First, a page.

YA – Game Changer

Shusterman, Neal. Game Changer. Quill Tree Books, 2021. 978-0-061-99867-6. 386 p. $17.99. Grades 9-12.

Ash lives a pretty normal life as far as teenagers go. He has a younger brother, a crush on a girl, and a starting spot on the school’s football team. Unlike his best friend Leo, he really doesn’t think too hard about things like race or equality because he doesn’t have to – the world is laid out in front of him and he just has to live it. Unfortunately, that world is altered when Ash takes a hard hit during a football game. A rush of ice through his veins accompanies a universe shift as Ash jumps into another dimension; while many aspects of Ash’s life are the same, many things have changed! Stop signs are blue, his parents are rich, and… segregation in schools is the norm. Leo is Black, which means in this universe, Ash and Leo never became friends. In this universe, Ash’s life is significantly better yet also significantly worse, so Ash wants to get back to his original dimension…or perhaps, an even better one. As Ash tries to figure out how to put his world back together, he questions what he has always known and realizes he needs to shift his thinking.

THOUGHTS: Neal Shusterman has always been a young adult favorite, and this book is no exception. With an engaging plot line, relatable characters, and funny quips in dialogue, students will enjoy this book immensely. This is a fantastic purchase for high school libraries.

Science Fiction          Danielle Corrao, Manheim Central SD

MG – Lion of Mars

Holmes, Jennifer L. Lion of Mars. Random House, 2021. 978-0-593-12181-8. 259 p. $16.99. Grades 4-6.

Bell has only known life on Mars – the fake sunlight, the painted on windows, the algae. But Bell wants to know more about the other colonies on Mars and why they don’t talk anymore. When an unidentified object lands on the Martian surface, Bell and his “siblings” decide to take a rover to explore. Things go terribly wrong, and Bell discovers that the clash between countries on Earth has apparently followed them to Mars. After being rescued, Bell and the others are banned from traveling to other colonies. Feeling more isolated than ever, the American colony discovers they have a mouse living among them after the last supply drop. Bell names the mouse Muffin, and they keep it as a pet. But when adults start to get sick and the eldest of the colony dies, the kids realize the mouse must have brought a virus and they need help. Using the train system that used to connect colonies, Bell and his brother journey to the French colony for help. The French colony sends medicine and support to the adults in the American colony while hosting the American children in their home. Realizing that they are more alike than different, Bell fights to maintain contact between the two colonies after unearthing an old photo of the American commanding officer.

THOUGHTS: A bit slow to start and focused on setting the futuristic idea of colonization on Mars, Holm picks up the pace when the rover crashes and Bell is hurt. A great story of trust and companionship that will be enjoyed by middle grade readers. This novel had cliff hangers and lots of moments where the reader was cheering for Bell. The out of this world setting makes it a fun read and leaves you wondering, “what if….”.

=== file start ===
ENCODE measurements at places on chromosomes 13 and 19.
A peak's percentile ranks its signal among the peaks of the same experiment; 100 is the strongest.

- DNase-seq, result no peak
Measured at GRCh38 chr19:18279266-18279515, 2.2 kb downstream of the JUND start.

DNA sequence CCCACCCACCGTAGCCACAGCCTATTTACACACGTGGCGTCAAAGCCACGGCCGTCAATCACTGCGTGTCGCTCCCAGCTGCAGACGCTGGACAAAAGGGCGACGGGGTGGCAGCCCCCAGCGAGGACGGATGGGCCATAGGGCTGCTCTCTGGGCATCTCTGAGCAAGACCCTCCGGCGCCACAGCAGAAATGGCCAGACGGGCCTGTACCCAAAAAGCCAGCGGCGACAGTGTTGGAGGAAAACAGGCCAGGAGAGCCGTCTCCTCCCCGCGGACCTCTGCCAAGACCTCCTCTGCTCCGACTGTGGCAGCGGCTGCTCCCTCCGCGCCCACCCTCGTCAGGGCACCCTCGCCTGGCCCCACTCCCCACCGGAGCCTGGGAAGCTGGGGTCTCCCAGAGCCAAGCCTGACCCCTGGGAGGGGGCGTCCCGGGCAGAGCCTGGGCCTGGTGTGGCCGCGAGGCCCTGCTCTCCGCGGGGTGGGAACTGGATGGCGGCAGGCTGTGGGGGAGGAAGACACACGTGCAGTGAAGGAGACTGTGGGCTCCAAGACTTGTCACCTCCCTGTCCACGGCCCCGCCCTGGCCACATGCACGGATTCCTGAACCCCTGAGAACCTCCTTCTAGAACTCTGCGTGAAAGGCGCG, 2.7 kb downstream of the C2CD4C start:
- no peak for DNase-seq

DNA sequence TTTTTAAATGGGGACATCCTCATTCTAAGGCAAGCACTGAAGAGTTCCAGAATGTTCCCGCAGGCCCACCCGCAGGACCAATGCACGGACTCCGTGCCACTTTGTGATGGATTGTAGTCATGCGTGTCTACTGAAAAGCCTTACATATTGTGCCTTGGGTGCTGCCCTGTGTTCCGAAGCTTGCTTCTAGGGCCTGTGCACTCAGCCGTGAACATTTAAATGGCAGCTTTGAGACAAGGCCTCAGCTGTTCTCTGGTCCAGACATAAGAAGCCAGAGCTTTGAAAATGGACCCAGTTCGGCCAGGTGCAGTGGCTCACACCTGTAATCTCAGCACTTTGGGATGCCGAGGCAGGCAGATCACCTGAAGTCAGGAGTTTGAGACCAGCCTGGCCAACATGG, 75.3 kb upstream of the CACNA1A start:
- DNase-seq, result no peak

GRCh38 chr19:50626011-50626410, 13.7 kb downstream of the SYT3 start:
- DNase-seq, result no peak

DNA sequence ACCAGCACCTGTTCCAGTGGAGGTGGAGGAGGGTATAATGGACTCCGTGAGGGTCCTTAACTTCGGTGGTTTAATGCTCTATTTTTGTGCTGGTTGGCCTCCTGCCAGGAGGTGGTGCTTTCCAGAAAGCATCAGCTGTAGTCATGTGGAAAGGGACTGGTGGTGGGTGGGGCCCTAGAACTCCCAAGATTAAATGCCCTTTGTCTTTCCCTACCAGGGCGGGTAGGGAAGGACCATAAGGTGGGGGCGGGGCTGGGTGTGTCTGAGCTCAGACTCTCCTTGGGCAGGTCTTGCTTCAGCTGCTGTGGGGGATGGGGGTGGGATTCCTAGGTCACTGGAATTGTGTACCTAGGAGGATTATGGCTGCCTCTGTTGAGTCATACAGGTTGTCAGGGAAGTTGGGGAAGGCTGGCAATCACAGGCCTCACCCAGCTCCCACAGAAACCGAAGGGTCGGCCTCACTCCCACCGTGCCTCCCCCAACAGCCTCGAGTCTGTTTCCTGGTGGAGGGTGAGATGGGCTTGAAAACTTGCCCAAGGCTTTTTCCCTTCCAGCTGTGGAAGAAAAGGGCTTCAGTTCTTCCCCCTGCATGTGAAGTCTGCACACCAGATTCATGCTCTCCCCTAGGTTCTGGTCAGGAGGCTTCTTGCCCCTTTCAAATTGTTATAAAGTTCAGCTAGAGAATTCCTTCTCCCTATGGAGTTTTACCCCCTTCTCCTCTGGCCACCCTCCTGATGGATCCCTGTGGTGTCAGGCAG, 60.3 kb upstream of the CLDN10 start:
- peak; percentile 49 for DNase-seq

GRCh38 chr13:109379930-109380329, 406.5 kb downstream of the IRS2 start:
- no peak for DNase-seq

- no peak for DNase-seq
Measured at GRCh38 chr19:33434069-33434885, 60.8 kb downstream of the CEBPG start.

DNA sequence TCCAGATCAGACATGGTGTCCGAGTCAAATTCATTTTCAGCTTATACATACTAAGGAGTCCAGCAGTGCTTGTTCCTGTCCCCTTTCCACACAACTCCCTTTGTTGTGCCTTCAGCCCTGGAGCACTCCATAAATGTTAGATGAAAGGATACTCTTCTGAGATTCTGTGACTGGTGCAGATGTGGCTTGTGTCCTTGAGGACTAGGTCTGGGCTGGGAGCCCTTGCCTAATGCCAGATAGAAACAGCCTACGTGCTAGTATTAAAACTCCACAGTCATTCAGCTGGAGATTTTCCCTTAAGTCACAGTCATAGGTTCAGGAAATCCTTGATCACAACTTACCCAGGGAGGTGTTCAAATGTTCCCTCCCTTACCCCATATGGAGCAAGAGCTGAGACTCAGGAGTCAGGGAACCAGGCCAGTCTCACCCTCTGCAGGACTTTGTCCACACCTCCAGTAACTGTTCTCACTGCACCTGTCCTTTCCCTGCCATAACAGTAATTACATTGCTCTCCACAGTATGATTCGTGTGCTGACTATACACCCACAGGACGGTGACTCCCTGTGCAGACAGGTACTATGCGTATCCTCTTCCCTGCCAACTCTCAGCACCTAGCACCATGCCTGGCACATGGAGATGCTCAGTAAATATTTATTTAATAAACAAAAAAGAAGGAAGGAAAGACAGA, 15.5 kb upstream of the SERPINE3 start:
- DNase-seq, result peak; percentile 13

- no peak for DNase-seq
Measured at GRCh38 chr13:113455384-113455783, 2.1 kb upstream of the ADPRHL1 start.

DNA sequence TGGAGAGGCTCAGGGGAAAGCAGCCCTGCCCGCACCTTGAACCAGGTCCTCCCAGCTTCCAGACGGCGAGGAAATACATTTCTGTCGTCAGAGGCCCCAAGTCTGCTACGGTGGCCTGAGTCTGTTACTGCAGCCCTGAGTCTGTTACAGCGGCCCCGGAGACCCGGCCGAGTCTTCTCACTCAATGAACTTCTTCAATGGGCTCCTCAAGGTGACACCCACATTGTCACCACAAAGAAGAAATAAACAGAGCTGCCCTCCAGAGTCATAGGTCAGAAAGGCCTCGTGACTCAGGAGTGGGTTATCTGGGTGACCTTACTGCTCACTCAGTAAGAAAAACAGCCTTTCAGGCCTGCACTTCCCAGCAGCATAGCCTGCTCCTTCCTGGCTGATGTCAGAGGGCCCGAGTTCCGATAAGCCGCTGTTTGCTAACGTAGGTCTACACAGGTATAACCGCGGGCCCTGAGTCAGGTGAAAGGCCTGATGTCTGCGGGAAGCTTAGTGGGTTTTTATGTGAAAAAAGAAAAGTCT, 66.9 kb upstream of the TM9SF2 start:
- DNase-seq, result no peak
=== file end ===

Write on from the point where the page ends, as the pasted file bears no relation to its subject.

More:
Science Fiction          Jillian Gasper, Northwestern Lehigh SD

YA – Cut Off

Finlay, Adrianne. Cut Off. HMH Books for Young Readers, 2020. 978-0-358-00645-9. 384 p. $17.99. Grades 9-12.

A group of teenagers is competing for a one million dollar prize, each with their own reasons for needing it. In order to be accepted onto the new reality show Cut Off, contestants go through a rigorous interview process and psychological evaluation. As readers are introduced to each character throughout the early days of Cut Off, interview segments and details from the evaluations are provided. Contestants need to outlast each other while spread out around a large island jungle. When they have no choice but to work together, the contestants begin to realize they might be more cut off than they thought. Their skym cameras (3D cameras that hover and follow their every move) still work, but the tap out button seems to be malfunctioning. Could something be wrong with the fully immersive reality show? Determined to figure out what’s going on, the contestants work together to survive, being more cut off than they ever thought was possible.

THOUGHTS: This action-packed adventure has three distinct parts. What starts out as serious outdoor survival takes a sharp turn towards science fiction. Readers will want to know who outlasts the others, but those who stick with it may have questions.

Science Fiction          Maryalice Bond, South Middleton SD

MG – Sal and Gabi Fix the Universe

Herandez, Carlos. Sal and Gabi Fix the Universe. Disney, 2020. 978-1-368-02283-5. 423 p. $16.99. Grades 4-7.